Carbo-Loading Before a Marathon

Carbo-Loading Before a Marathon
  • What to eat to run a marathon quicker and recover faster?
  • Why after 30 kilometers (18.5 miles) it becomes much harder to run, and the body refuses to keep going?
  • How to avoid the speed drop on the last few kilometers?

These issues have been solved for many years by sports nutrition manufacturers that produce a variety of gels, powders and energetics that help alleviate fatigue in marathon runners. But is it possible to cope with the marathon distance using no supplements?

Today we are going to discuss what to eat before running a marathon and how to carbo-load properly?

What to Eat before a Marathon

According to scientists, glycogen reserves in muscles and liver of humans are on average 120 g or 3,000-3,500 calories. This energy is enough for a well-trained amateur runner for about 30-35 km (18-20 miles) of continuous running in aerobic mode. After that, the body switches to using fat deposits – such a transit is associated with unpleasant sensations: dizziness, nausea, increased heart rate, heaviness in the legs. At this point many marathon participants start walking instead of running or go off the track.

Why runners need to keep to a diet before the marathon?

A special diet was made up to increase glycogen reserves to a level that would be enough for a full marathon distance, which is approximately 4000-4200 calories, depending on the body characteristics. This diet is known as “Carbohydrate Loading Before a Marathon” (abbreviated to Carbo-Load).

The idea of the diet is to deplete glycogen storage to a certain minimum limit, which will then force the body to accumulate it more for future use.

Stage 1: give up carbs

The amount of stored glycogen reduces for 2-3 days: this stage lasts from Monday to Wednesday (two full days are enough for beginners). At this time, you cannot eat foods that contain carbohydrates: bread, all kinds of cereals, potatoes, fruits, juices, sugars in any form, cookies, chocolate, most vegetables.

What is allowed on a low-carb diet before the marathon: meat, fish and seafood, eggs, dairy products (kefir, butter, milk, cheese, curd, yogurt, cream, sour cream), tomato juice, cucumbers (the amount of carbs per 100 g (3.5 ounce) of product should not exceed 5 grams (15 gran).

Workouts are aimed at glycogen reduction: long-distance running in a low heart rate zone, using fartlek. It is important not to overload the body, to keep energy for the marathon. The level of workouts and structure of training process during Carbo-Loading should be determined by the coach individually for each athlete.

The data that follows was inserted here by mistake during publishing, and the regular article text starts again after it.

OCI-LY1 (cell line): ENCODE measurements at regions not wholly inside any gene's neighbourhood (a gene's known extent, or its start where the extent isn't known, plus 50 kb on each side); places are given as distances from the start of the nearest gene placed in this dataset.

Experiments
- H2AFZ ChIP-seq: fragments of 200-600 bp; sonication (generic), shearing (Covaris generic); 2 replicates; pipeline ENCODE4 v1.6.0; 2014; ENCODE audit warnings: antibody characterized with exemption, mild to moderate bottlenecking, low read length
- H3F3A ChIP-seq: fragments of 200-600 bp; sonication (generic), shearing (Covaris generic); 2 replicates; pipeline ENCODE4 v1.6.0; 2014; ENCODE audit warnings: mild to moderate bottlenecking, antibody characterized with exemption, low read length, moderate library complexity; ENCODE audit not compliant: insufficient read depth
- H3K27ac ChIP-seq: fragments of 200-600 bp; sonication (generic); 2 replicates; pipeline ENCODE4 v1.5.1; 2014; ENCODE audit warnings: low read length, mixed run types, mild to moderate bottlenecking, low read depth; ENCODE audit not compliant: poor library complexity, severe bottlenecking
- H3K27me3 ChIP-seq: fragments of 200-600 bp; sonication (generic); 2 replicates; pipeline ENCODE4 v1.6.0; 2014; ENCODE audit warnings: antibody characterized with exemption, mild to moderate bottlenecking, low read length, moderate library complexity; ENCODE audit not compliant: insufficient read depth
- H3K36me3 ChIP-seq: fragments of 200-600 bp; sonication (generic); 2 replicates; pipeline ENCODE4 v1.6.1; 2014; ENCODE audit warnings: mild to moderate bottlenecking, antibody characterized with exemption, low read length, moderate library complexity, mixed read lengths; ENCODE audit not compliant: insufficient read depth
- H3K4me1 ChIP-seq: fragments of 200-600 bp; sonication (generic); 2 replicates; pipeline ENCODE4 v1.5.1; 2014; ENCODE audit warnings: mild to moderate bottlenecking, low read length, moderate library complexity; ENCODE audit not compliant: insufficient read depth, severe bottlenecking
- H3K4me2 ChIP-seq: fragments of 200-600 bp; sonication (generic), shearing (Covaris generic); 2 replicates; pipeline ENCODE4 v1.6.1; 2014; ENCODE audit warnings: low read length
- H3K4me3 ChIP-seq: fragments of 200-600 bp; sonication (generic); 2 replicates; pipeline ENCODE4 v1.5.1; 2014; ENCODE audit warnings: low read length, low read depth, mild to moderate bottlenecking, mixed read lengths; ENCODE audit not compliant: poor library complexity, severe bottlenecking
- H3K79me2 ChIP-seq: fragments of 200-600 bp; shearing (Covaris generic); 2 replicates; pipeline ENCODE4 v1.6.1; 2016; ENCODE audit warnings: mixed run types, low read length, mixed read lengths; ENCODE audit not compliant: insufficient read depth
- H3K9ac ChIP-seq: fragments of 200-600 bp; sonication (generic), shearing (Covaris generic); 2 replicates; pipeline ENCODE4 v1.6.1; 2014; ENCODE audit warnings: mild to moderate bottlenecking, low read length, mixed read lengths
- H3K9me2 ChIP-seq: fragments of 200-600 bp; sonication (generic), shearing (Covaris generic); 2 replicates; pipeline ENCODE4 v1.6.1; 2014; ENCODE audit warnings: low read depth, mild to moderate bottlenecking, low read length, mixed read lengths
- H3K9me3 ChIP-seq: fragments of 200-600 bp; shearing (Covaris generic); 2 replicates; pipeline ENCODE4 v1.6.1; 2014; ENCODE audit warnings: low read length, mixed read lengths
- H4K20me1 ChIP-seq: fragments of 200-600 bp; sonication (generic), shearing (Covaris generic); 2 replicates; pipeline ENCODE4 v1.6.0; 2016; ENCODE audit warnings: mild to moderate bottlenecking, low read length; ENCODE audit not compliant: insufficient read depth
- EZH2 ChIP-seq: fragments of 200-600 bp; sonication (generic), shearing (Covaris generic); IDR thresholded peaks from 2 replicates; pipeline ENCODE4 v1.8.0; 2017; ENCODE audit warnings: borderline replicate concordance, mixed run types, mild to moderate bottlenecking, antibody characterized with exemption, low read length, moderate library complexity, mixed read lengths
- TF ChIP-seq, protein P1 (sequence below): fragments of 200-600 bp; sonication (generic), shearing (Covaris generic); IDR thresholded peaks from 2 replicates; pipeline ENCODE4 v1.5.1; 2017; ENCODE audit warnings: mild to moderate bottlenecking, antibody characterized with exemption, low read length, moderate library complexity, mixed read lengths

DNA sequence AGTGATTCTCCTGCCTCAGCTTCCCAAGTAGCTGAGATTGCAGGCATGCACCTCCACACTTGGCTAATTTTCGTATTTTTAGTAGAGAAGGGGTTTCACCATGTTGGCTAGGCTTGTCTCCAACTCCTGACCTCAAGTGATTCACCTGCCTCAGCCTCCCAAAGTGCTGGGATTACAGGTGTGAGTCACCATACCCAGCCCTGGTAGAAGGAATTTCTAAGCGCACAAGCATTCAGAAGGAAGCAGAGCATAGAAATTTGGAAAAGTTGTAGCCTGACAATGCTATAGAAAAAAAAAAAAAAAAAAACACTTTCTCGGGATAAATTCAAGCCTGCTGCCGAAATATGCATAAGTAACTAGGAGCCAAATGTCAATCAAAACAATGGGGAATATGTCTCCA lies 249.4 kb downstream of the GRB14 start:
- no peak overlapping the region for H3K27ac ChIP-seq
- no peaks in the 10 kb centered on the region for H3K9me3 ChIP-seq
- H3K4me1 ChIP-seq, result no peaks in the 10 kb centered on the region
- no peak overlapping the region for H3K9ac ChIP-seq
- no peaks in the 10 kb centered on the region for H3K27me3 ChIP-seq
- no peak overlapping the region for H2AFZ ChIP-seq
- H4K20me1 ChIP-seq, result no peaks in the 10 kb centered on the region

After the first stage of the diet, glycogen stores are reduced to a minimum, and the body tries to switch to burning fat deposits.

Completing the high-protein diet is accompanied by the same unpleasant sensations as athletes have after 30-35 km of the marathon distance (dizziness, nausea, increased heart rate, heaviness in the legs) – it is a clear sign that everything is going well, and you can start the second stage of carbohydrate loading.

Related: Marathon Nutrition Plan: 45 Grams of Carbohydrates

Stage 2: load carbs!

From the Wednesday evening and till the Saturday evening, with a peak on Friday (two days before the marathon) the carbo-loading is carried out.

At this time, the menu of an athlete should consist of “slow” carbs: rice, all kinds of cereals, baked potatoes, durum wheat pasta, fruits (especially grapes). However, you don’t have to limit yourself only to carbs – give the body what it needs.

We recommend avoiding polysaccharides for cardo-loading before the marathon: biscuits, cakes, chocolate, sweets, ice cream, marshmallows and other unhealthy food choices. From these products you are not likely to replenish the glycogen storage, because your body will send them to fat deposits, which will negatively affect your weight and running speed.

The key cardo-loading day is two days before the start (i.e. Friday, if the marathon is on Sunday). Loading the day before or the morning before the start won’t give expected results.

Due to such diet, a marathon participant who adequately picked up the running pace, won’t experience the “wall” after 30-35 km (18-20 miles) of the distance. It would be possible to reach the finish line with no extra stress and unpleasant feelings.

The most important thing that may seem obvious for someone: the diet is not a panacea, it is only another instrument that helps to run a marathon relatively easily for those who are well-prepared for it.

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